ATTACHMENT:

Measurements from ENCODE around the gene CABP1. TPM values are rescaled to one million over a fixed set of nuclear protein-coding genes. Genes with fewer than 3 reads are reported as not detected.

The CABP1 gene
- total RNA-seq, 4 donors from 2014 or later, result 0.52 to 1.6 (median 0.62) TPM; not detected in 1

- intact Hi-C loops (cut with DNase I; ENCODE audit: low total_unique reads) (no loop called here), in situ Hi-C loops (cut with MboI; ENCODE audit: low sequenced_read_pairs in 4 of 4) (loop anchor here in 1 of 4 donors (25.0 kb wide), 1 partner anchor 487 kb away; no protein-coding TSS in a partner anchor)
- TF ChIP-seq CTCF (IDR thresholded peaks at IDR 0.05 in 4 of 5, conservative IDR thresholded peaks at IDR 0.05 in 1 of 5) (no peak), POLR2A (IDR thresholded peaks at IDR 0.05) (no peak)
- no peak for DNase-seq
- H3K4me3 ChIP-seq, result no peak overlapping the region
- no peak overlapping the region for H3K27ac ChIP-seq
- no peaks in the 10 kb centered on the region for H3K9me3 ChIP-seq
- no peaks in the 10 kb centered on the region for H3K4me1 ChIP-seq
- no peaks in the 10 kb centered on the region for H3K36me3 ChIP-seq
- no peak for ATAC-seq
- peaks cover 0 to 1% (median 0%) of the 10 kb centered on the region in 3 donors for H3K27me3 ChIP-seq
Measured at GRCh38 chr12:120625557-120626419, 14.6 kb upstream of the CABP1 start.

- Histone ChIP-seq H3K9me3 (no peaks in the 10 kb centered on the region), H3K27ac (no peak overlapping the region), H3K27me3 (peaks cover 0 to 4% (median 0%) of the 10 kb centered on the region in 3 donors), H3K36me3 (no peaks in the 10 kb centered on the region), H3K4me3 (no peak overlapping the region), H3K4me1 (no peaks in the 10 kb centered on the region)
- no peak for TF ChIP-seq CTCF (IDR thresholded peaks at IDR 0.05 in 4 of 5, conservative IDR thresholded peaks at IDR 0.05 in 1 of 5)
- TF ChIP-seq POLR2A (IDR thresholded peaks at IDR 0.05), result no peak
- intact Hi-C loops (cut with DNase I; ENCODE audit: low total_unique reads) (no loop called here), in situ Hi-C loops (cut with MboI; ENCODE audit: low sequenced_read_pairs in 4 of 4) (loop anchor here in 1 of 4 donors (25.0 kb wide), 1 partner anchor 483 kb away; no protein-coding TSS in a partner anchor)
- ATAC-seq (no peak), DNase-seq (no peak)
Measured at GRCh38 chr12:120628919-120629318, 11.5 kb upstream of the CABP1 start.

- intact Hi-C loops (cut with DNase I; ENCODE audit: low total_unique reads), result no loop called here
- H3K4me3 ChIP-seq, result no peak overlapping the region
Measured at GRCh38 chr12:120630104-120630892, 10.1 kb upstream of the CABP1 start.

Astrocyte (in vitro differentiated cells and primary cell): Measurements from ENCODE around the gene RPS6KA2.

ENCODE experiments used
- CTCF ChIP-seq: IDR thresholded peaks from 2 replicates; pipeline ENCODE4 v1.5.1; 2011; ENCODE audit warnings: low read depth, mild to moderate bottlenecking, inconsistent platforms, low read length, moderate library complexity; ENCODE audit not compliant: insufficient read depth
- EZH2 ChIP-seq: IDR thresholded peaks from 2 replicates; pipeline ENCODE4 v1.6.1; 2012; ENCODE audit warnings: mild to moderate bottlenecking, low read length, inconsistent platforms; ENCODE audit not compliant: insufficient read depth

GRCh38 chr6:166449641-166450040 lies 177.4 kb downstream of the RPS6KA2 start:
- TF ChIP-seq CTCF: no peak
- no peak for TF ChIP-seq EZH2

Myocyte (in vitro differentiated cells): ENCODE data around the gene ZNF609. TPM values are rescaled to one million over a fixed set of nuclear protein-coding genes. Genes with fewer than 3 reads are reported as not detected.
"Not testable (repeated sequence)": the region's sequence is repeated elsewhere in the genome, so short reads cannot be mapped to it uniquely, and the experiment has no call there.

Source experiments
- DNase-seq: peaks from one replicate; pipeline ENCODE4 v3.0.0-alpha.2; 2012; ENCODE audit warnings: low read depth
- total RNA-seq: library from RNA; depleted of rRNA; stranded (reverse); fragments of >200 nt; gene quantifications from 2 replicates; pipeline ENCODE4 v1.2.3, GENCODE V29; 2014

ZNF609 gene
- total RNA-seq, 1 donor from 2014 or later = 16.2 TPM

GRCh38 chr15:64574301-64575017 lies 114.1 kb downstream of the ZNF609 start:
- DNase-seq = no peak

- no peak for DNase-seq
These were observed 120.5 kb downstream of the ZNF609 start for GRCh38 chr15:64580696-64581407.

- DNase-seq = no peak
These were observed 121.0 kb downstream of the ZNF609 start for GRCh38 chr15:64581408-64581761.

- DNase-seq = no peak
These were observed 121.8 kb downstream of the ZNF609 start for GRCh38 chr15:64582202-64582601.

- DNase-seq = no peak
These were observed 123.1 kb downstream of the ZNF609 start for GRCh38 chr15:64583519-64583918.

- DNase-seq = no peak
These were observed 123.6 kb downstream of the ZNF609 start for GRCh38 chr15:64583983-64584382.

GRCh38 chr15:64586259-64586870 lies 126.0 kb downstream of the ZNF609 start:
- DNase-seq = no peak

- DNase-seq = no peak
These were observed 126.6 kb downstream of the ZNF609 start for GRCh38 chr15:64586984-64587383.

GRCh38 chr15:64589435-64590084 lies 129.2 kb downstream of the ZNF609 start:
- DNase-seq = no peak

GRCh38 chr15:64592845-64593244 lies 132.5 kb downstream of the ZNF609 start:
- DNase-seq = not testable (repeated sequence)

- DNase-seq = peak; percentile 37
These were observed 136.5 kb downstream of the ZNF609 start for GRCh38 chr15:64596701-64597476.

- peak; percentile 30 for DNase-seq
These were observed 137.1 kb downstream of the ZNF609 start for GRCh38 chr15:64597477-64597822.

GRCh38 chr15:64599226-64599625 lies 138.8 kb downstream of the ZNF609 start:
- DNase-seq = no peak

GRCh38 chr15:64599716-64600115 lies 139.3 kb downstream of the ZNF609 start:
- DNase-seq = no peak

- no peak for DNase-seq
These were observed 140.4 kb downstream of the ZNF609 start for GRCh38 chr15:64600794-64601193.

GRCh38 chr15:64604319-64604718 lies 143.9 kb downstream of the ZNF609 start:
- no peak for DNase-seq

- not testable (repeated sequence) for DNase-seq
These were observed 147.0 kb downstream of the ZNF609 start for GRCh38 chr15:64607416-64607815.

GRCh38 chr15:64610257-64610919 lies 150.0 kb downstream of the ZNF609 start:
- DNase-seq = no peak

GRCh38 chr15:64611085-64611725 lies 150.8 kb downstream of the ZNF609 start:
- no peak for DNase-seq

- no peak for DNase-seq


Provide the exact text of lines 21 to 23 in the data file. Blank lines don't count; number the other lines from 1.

- intact Hi-C loops (cut with DNase I; ENCODE audit: low total_unique reads), result no loop called here
- H3K4me3 ChIP-seq, result no peak overlapping the region
Measured at GRCh38 chr12:120630104-120630892, 10.1 kb upstream of the CABP1 start.